George Washington: Martha sterile?


sterile
 
Washington married Martha Dandridge Custis in 1759. He was 26. She was a 28 year old widow who had borne four children during her eight year marriage to Daniel Custis 1a. Yet Martha never became pregnant during her 40-year marriage to Washington. Given her previous fertility,
it could well be concluded that the difficulty was not in her but in her husband. However, [Washington,] the magnificent athlete, who possessed in abundance every other physical prowess, could not altogether admit to himself that he was sterile. He believed, even when approaching old age, that if Martha died and he became remarried to a "girl," he might father an heir. In the meanwhile, his lack was a grievous one. 2a
Given the way the Custis children turned out MORE, Washington may have been lucky. The United States may have been lucky, too. The lack of an heir made it difficult to anoint Washington as King, which some elements favored at the time 3a. There is speculation that the lack of an heir made it difficult for Washington to accept an offer of Kingship 4a.

Washington's height, sterility, large hands, pockmarks, plus certain personality features and even his dental problems have led to the suggestion he had a syndrome associated with an XYY chromosome karyotype 4b. A geneticist concludes, however, "although there does seem to be a strong case that George Washington was affected with XYY syndrome, the evidence is just not conclusive" 4a. There are also speculations 5 -- dismissed by some 6 -- that Washington had Klinefelter syndrome, which is associated with an XXY karyotype. At least one historian believes that Martha was the cause of the marriage's childlessness 7, but his reasoning is unsupported and arrogant SEE BELOW.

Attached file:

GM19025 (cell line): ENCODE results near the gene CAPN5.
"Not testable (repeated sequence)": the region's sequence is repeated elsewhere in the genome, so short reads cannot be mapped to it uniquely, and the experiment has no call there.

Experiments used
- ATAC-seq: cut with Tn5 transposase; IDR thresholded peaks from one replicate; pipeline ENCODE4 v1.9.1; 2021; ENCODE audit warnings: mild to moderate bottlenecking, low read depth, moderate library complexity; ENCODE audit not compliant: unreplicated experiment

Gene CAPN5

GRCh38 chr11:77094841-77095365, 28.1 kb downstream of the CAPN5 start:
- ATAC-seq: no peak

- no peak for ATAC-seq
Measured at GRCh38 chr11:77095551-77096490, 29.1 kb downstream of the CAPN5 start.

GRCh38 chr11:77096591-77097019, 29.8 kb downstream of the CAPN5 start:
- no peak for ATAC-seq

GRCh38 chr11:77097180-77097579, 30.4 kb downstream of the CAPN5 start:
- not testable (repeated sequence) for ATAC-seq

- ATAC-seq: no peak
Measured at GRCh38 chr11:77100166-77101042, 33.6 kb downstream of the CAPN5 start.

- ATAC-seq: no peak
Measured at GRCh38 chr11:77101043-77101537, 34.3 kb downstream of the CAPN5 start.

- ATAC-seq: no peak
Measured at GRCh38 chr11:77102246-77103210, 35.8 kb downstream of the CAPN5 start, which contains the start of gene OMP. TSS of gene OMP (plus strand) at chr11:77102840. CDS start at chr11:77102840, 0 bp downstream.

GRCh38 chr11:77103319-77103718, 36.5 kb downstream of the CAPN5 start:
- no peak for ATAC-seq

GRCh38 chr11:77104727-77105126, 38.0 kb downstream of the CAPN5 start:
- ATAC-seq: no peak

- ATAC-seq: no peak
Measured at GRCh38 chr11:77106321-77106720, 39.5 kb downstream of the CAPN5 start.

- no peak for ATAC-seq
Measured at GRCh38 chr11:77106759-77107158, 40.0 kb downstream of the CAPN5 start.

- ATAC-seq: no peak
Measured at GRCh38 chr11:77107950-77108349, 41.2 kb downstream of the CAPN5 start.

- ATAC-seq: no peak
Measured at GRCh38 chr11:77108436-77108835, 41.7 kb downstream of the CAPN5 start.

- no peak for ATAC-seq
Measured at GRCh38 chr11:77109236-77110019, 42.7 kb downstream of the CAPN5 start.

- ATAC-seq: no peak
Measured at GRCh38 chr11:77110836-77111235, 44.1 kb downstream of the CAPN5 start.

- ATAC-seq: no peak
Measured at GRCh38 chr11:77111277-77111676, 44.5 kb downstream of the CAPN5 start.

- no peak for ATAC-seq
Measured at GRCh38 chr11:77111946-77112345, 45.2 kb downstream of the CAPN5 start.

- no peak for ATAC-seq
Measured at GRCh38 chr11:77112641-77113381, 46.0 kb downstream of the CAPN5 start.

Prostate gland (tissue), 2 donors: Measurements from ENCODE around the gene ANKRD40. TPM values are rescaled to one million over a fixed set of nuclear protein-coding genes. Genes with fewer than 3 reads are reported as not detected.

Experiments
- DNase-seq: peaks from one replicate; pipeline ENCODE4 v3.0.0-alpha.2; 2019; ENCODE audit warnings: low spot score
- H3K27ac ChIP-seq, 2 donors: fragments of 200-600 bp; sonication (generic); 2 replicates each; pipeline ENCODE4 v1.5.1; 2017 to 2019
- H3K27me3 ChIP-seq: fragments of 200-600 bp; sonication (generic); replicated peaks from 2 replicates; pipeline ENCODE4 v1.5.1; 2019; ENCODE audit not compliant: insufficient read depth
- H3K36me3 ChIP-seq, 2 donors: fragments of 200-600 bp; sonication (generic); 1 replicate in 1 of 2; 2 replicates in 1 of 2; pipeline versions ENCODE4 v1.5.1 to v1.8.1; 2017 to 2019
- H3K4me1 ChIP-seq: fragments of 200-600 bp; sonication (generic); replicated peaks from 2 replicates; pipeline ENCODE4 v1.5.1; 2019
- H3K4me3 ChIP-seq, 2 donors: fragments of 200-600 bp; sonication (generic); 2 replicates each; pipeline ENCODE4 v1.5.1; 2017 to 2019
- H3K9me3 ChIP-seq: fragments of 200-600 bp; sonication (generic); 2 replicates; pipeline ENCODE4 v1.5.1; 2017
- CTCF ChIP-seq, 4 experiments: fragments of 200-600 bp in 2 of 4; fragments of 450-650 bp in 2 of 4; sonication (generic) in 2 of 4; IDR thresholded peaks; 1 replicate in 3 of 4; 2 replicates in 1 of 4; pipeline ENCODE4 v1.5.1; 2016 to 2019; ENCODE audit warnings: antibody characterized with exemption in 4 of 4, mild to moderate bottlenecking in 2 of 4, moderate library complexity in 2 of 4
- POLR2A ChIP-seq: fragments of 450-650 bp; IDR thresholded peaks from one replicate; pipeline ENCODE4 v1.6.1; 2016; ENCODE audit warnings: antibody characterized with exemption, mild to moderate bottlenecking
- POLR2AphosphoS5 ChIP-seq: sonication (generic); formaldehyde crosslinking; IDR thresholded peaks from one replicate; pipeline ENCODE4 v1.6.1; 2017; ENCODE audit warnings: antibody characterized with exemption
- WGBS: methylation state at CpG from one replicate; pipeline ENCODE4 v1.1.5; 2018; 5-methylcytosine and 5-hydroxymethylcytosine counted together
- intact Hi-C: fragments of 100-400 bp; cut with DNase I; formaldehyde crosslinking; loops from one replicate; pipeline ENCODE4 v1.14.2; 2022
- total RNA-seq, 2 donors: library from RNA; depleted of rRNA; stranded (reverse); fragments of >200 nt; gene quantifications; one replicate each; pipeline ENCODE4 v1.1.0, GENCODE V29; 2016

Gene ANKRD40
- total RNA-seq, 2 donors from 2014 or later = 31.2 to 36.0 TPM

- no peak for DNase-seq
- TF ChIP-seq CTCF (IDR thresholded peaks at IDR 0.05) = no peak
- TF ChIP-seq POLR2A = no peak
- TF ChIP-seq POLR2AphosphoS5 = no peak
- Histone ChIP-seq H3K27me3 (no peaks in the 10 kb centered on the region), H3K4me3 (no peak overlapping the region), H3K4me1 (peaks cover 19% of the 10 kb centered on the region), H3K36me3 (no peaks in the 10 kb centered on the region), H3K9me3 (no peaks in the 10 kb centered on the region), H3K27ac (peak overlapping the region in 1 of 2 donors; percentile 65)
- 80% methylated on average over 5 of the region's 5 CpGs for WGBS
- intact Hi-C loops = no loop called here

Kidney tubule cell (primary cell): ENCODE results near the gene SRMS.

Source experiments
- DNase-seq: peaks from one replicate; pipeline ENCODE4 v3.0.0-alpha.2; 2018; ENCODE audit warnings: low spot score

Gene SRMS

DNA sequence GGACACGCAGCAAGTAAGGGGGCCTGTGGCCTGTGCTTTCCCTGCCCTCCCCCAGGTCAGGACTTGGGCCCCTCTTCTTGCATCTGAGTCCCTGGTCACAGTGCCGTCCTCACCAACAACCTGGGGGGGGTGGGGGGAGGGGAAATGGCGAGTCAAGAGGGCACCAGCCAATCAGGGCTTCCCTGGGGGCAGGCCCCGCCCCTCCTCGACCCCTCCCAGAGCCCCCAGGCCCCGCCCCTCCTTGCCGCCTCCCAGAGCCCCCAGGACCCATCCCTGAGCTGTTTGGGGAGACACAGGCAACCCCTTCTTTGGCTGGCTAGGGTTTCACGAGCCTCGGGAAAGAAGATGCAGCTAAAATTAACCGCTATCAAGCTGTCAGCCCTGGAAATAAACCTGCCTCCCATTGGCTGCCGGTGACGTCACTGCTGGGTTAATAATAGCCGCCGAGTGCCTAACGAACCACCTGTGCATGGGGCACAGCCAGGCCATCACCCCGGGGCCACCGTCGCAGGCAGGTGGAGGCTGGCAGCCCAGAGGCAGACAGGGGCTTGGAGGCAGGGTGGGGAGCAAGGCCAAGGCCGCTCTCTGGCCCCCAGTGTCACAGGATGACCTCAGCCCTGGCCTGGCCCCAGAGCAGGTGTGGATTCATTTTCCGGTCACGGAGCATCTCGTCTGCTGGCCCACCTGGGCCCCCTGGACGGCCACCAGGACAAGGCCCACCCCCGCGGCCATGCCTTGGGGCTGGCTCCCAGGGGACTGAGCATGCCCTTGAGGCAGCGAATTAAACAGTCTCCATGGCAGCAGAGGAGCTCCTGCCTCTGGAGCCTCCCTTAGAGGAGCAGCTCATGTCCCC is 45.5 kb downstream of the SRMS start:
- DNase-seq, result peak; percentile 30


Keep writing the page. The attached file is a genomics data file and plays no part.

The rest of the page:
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A historian, Willard S. Randall interprets Washington's late-life statement about the possibility of fathering as follows: 7:
In Washington's mind, at least, there is the idea that he could father a child. ... If a virile man who can ride a horse 20 miles a day thinks he can still do it, do we listen to him or to a medical expert 200 years later? ... I don't think it is George. I think it is Martha.
Comment: This is numbskullery at its highest order. Randall petulantly dismisses the knowledge that medical science brings to bear on this physiological question, and instead relies on Washington's beliefs. Stephen Colbert (the blowhard character) would be proud.

Martha last gave birth at age 25, in December 1755, without known complications. She married Washington three years later, in January 1759. Although she head measles shortly afterwards, measles in adulthood is not linked with sterility 7. Comment: 'A Pubmed search for "measles AND Female Infertility" on March 10, 2013 returns only three citations, none of which are relevant.'

Cited Sources
  1. Montgomery-Massingberd, Hugh (ed). Burke's Presidential Families of the United States of America. 2nd ed. London: Burke's Peerage Limited, 1981.
        
    a  p.16

    Comment: Maps -- in great detail -- the ancestors and descendants of American presidents through Ronald Reagan. They would have had an exhausting time with President Obama's family tree! MORE

  2. Flexner, James Thomas. Washington: The Indispensible Man. Boston: Little, Brown, 1974.
        
    a  p.42

    Comment: Distillation of Flexner's four-volume biography of Washington published from 1965 to 1972.

  3. Boller, Paul F. Jr. Presidential Anecdotes. New York: Oxford University Press, 1981.
        
    a  pp.13-14
  4. Marion, Robert. Was George Washington Really the Father of our Country?. Reading, MA: Addison-Wesley, 1994.
        
    a  p.72  b  pp.41-74
  5. Smith, MJV. The father who was not a father. Virginia Medical Monthly. 1976;103:14-16, 21-22, 33.
  6. Amory JK. George Washington's infertility: why was the father of our country never a father?. Fertility and Sterility. 2004; 81: 495-499.
        

    Comment: Reviews the differential diagnosis of Washington's sterility, and identifies genitourinary tuberculosis as the most probably cause. Fails to consider smallpox as a possible cause. Also identifies enteric tuberculosis as a possible cause of Washington's recurrent "dysentery," and expresses skepticism that he had Klinefelter syndrome.

  7. Harden B. First President's childlessness linked to disease. Washington Post. Feb. 29, 2004; A3.

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